All are welcome to this showcase of student work by students in Community Based Learning, Branching Out, The Pilot, and Branching Out Middle School. During the night all of our community mentors who have helped our students during their flexible pathways studies will be honored. In addition, we will have great food and a few speakers!
The Black Lives Matter movement was established four years ago to bring attention to the violence being inflicted on black communities. It has evolved into a movement that is focused on changing our world so black people can be successful economically, socially and politically.
A group of students approached the Board earlier in March with the request to fly the flag. They spoke passionately and eloquently about their experiences at U-32 and the hurtful comments they have had to face because of the color of their skin. They acknowledged that racism is not the biggest problem at U-32 but it remains a hidden problem and stems from ignorance. The Board agreed with the students that many people don’t realize the harm they are causing students.
The Board members and the students discussed the symbolism and importance of flying the flag. The hope is that for U-32, flying this flag is the catalyst for more in-depth conversations and trainings for all students and staff to increase awareness of race issues at U-32 and beyond. The administration recognizes these issues are uncomfortable to discuss but can no longer be ignored. Steps are being taken to incorporate more of this learning into the students’ and teachers’ school experience.
As Latisha Montgomery, a junior at U-32, so clearly stated to the Board, “It is not about someone’s life mattering more than anyone else’s life, it is about how my life matters the same as yours.”
The Board would like to thank Latisha and the students of BLAAMM (Blacks, Latinos, Asians, and many more) for raising this important topic. The Board hopes that the entire community will join in honoring and celebrating diversity.
On March 21, 2018, the middle chorus performed at Berlin Elementary School, East Montpelier and Calais. On May 14, 2018, intermediate band and middle school orchestra will be performing at Calais, Doty and Rumney.
High School Spring Concert is on May 22, 2018 at 7:00 pm.
Middle School Spring Concert is on May 23, 2018 at 7:00 pm.
Congratulations to U-32’s State Winners of the Vermont Letters about Literature Competition!
Katie Phillips won first place in the state competition with her letter to Katherine Patterson.
Charlotte Bodin won second place in the state competition with her letter to George R. R. Martin.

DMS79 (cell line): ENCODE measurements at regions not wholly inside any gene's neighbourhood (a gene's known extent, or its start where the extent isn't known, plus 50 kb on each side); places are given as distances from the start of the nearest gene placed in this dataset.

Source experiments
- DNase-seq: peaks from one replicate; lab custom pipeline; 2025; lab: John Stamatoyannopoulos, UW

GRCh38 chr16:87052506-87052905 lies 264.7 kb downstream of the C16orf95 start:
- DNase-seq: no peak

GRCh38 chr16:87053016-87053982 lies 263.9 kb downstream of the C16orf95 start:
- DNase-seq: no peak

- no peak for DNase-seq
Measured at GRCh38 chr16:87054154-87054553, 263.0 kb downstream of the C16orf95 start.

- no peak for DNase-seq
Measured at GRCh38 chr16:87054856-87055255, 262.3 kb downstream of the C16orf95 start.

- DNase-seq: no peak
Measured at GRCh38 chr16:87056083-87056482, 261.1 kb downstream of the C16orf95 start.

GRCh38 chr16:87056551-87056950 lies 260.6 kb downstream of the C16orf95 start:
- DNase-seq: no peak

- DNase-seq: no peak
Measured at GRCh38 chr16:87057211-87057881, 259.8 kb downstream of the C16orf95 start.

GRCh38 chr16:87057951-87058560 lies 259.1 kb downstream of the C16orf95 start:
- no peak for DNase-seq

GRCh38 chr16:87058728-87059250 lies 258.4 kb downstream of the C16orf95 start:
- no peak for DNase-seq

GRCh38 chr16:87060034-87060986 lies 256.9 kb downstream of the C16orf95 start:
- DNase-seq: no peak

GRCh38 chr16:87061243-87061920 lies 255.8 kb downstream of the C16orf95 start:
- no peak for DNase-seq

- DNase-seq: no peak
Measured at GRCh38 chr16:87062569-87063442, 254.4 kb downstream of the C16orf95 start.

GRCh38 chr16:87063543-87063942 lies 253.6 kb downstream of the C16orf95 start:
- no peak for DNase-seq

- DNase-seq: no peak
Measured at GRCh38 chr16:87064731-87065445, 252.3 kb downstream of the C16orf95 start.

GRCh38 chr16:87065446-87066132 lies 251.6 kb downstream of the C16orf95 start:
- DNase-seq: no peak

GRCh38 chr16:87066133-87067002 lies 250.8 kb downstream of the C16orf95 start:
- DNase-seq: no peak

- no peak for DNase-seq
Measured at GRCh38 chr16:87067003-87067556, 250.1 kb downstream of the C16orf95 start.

Avery Ehret won third place in the state competition with her letter to Michael Buckley.
These excellent writers will be honored at a ceremony at the Vermont Statehouse on May 25th. Katie’s letter has been entered into the Library of Congress’ national competition. Those results will be reported in the coming months!
Isabel Moustakas’s (6th grade) letter won third place in the state competition and Tiahna Hallock’s letter won first place in the state competition! Both girls have been invited to attend a ceremony in their honor at the Statehouse. Tiahna’s letter has been entered as Vermont’s pick into the national contest. Good luck Katie and Tiahna!
On Saturday March 17, 2018 Berlin Elementary School had two teams of students compete in the 11th annual Vermont Jr. Iron Chef. The first team, Italian Bobcats, created Spaghetti Squash Lasagna. The second team, PAWsitive Pizza, presented a “Rainbow” Vegetable Pizza to the judges. Both teams put forth an amazing effort, and the Italian Bobcats took home the Crowd Pleaser Award for best tasting dish.
On Thursday, April 12th the Italian Bobcats and their coaches went to the Statehouse where they were recognized.
The students were very excited for this opportunity and were the youngest team present at this wonderful event. While there the team served their dish to a room full of Representatives and were presented with a proclamation which will proudly hang in the Berlin Elementary cafeteria to hopefully inspire more students to become Jr. Iron Chefs in upcoming years!
U-32 teacher Kate McCann was presented with the Angelo J. Dorta Teaching Excellence Award at the Vermont NEA Awards Ceremony at the Stoweflake Resort on April 7. As the 2018 Vermont-NEA Angelo J Dorta Teaching Excellence winner, Kate has been recommended by Vermont-NEA for the national NEA Teaching Excellence Award.
Kate was recently named an Albert Einstein Distinguished Educator Fellow for K-12 educators in the fields of STEM. She also is the recipient of the AOE Vermont Teacher of the Year award in 2017, the Presidential Award for Excellence in Mathematics and Science Teaching 2015, and National Board Certification Adolescence and Young Adulthood Mathematics.
East Montpelier Elementary School Book Club
East Montpelier fourth, fifth and sixth graders have been enjoying book club this year. Students have been meeting regularly in the evening since school started. Hosted by library teacher Arlyn Bruccoli and fifth and sixth grade teachers, Ellen Shedd, and Claire Gallagher, students have read books that are nominees for the Dorothy Canfield Fisher Book Award. About a dozen plus kids come each week to do activities connected to the books, talk about the books, and have a snack.
On March 20th, Lost in the Pacific, 1942 author Tod Olson (who lives in Middlesex) came to the book club and shared what inspired him to write his nonfiction “Lost” survival story series. When he was their age, he read the book Alive about a rugby team from Uruguay whose plane crashed in the Andes Mountains. He was so enthralled he read the whole book in two days! Ever since then, he’s wanted to write stories that kids find riveting.
Observing the students’ engagement as he presented, it’s clear that he’s certainly accomplished that with the book Lost in the Pacific, 1942. Students asked question after question of Olson who made the story come to life for the nine, ten, and eleven-year-olds.